“It is the incapacity to understand a challenge that brings about a problem”, this is what Krishnamurti says.
And habituated we are of concluding, we are very habituated to conclude; we immediately take this sentence as a call for action. As if he is urging us, pushing us, immediately to do something. That’s what you too did. You said, “So this statement is saying, you first develop that capacity.” You go ahead and develop a capacity.
No, that is not what Krishnamurti is principally saying.
We all face problems, and whenever we face problems, to every problem, we are fond of attributing a reason. Right? To every problem, we attribute a reason.
What are the kinds of reasons, we associate normally with our problems?
The other person is not understanding.
Your medical reports just came and it shows that your heart is not in good shape. Problem.
Now what reason do you associate with it?
I am in a horrid schedule, tied to it, and it is my schedule, that is the cause of this problem.
You are working somewhere and there the appraisal reports are not quite fine, that scares you. Problem.
What reason do you attach to it?
This place is not for me. I am cut out for this place. I am for some other job. And the Boss doesn’t really understand me. And the environment is not conducive to my productivity. Right?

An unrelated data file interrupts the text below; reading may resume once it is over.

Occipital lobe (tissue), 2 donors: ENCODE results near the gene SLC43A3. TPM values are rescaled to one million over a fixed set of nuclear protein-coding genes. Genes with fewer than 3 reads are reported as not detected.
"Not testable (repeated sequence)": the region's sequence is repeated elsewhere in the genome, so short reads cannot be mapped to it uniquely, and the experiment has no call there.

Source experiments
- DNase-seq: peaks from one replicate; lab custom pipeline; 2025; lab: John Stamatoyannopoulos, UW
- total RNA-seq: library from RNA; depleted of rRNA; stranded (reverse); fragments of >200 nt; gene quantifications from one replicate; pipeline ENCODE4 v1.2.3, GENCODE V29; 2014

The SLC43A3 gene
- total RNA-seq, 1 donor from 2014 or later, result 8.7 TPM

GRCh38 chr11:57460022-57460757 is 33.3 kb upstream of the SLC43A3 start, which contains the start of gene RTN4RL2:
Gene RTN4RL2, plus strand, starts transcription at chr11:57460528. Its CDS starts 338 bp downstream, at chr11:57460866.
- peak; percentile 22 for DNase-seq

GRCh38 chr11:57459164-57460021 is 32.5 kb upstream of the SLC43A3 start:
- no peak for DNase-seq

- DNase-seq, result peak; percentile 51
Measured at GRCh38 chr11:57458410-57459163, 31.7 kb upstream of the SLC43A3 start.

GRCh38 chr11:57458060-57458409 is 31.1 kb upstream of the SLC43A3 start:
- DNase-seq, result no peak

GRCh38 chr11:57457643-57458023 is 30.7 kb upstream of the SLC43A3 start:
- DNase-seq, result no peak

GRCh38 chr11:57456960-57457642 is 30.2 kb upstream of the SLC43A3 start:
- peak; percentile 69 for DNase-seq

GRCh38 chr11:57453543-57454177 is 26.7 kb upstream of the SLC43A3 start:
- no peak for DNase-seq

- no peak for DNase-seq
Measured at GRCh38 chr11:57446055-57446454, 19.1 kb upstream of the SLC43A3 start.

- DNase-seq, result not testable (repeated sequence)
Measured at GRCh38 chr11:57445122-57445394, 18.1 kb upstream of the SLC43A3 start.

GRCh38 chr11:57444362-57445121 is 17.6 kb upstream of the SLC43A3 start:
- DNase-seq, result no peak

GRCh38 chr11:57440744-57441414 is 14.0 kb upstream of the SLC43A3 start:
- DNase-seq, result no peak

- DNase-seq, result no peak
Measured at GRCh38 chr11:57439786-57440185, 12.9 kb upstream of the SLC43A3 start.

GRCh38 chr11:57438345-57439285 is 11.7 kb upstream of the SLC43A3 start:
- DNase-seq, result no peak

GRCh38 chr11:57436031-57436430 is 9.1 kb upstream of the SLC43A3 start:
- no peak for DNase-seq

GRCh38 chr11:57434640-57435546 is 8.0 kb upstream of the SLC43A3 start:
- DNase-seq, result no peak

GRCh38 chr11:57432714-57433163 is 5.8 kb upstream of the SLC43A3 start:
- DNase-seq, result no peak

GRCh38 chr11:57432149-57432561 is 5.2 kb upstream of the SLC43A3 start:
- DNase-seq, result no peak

You are facing tensions in the family. Problem.
What all reasons come up?
They don’t understand me. Oh well I tried, but I can’t go overboard with trying, I have my own human limits. What else do they want me to do? I have already sacrificed enough. Doesn’t a fellow have his own individuality? Why should I conform to their patterns and expectations? Right?
So do you see, what is happening?
There is nobody who is not beset with challenges. Challenges that are called problems, by us. And there is nobody, who doesn’t claim that he has been able to diagnose his problem. We all claim to be experts who understand their problems. Very haughtily we have become self-appointed…